Of course, almost nobody in the U.S. ever got rich on soccer, and NBC’s no exception. Since the current season got underway in West London on Aug. 13, the league has generated fewer than $8 million in total ad sales for the NBC networks, a figure that includes inventory sold throughout the shoulder programming. A standard Sunday Night Football broadcast will rake that in before the completion of the third ad break.

If the streamlined structure of soccer has always made the sport a tough sell here in the U.S.—the lack of in-match ad breaks probably thwarted soccer’s growth in the 1970s more effectively than did baseball’s hegemonic grip on pre-cable America—NBC’s obvious enthusiasm for the EPL goes a long way toward explaining why the feeling is reciprocated. This is not to say that the Premier League doesn’t throw off any cash; for one thing, another six years of Chelsea/West Ham/Liverpool/Man City action will only serve to boost distribution revenue on the cable end.

With NBCSN set to close shop on New Year’s Eve, the bulk of the televised matches will switch over to USA Network. Not only does that ensure a broader base of potential fans, as USA reaches 80.5 million Television homes, but the addition of premium sports content should provide the necessary leverage for Comcast to further elevate the network’s affiliate revenue. Per Kagan, a division of S&P Global Market Intelligence, USA’s average sub fee is $1.68 per household per month, which works out to around $1.63 billion in annual distribution. By comparison, USA this year is on pace to take in almost $600 million in advertising revenue. As NASCAR races, the Tour de France and Atlantic 10 college basketball migrate to USA alongside the EPL, those commercial dollars will rise accordingly. (Even soccer’s relatively limited ad sales numbers will get a boost by virtue of USA’s wider reach.)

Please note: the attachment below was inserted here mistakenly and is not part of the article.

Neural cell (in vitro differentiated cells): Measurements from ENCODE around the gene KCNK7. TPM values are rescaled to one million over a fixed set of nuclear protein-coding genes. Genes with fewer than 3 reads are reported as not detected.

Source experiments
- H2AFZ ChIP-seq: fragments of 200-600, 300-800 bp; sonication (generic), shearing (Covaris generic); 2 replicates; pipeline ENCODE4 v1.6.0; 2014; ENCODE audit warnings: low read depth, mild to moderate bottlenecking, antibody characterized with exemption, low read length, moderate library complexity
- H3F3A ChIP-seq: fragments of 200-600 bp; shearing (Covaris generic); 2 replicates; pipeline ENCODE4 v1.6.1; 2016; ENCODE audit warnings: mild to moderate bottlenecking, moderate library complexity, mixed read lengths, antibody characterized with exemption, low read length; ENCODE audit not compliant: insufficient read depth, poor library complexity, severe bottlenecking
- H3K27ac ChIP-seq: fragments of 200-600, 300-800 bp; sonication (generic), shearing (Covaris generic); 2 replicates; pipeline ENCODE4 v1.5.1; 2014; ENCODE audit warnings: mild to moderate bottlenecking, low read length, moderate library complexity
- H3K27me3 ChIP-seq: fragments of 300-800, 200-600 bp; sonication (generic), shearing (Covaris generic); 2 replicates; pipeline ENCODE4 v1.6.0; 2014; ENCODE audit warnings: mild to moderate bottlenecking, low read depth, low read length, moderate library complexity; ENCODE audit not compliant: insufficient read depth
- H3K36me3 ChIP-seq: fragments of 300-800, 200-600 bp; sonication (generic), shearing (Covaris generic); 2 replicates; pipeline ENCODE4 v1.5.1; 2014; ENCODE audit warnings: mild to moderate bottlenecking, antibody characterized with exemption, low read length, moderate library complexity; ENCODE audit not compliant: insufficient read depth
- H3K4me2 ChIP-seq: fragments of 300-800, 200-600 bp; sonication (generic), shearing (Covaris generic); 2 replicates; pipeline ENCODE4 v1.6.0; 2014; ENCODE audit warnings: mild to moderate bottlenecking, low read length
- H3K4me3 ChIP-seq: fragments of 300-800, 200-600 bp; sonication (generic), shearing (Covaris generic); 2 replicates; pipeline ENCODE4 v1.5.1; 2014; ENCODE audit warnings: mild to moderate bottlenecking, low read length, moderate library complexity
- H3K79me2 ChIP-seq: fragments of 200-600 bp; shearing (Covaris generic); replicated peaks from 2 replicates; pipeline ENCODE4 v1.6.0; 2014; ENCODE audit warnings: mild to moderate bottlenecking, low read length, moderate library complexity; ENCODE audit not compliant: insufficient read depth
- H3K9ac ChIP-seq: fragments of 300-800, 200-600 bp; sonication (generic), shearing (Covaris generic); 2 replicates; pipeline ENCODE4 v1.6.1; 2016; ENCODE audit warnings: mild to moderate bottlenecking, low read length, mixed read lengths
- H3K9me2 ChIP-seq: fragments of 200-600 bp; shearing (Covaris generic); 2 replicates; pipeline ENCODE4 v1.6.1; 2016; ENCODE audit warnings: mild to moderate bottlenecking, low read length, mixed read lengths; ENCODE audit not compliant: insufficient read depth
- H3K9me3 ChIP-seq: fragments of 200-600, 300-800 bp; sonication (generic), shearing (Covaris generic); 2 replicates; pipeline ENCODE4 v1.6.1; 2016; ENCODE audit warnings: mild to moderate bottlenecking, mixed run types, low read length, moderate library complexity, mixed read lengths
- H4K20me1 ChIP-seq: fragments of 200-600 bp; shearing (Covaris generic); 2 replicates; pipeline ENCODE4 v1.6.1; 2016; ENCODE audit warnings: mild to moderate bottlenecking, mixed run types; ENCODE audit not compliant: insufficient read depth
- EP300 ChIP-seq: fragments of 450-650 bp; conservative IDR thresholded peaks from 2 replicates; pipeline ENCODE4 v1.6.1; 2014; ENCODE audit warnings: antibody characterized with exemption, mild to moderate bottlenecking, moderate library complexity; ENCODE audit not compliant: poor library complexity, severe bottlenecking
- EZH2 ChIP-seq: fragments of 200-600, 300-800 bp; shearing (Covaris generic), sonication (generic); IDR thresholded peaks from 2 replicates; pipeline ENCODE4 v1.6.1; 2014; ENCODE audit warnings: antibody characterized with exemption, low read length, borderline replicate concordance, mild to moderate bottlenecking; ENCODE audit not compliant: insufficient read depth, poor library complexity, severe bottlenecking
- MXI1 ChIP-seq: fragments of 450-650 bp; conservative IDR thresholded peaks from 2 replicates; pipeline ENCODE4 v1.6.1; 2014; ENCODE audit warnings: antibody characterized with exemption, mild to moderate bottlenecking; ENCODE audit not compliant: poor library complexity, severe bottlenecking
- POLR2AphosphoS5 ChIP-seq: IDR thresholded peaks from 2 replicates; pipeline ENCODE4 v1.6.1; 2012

For NBC and legions of domestic Premier League fans, the only unknown variable would seem to be the exclusivity angle. Although the EPL would seem to have made the decision to share the wealth back in September when it didn’t automatically act on NBC’s renewal option, Comcast may be able to retain its grip on the entire package if it agrees to double its current rights payment. If $2 billion is too rich for Comcast’s blood (and it’s probably worth noting here that the cable colossus has a market cap of $242.7 billion), then a B package is likely to be carved out for one of the suitors who put in a competing bid before the Thursday deadline.

A handful of media outlets (Fox, Turner Sports, Disney, ViacomCBS) are expected to make a final overture to the Premier League, with the latter two having been approved to put in a joint bid. A successful tandem effort by ESPN and CBS would serve as an affirmation of both outlets’ ongoing show of enthusiasm for soccer, as Bristol this spring picked up the rights to carry Spanish LaLiga matches, while CBS’ recent spree includes pickups of Italy’s Serie A and the UEFA Champions League.

However things shake out, the rights skirmish suggests that soccer may be poised to make a great leap forward in the U.S. Sharing the wealth among network partners may be simply the thing to help expand the Premier League’s popularity.

That said, more than a few commentators throughout the pond now appear rather encouraged that the EPL is on the brink of dismissing the NFL as America’s a lot of cherished sports company. Slow your roll, Ted Lasso.

Finest of Sportico.com

Jobber Wiki author Frank Long contributed to this report.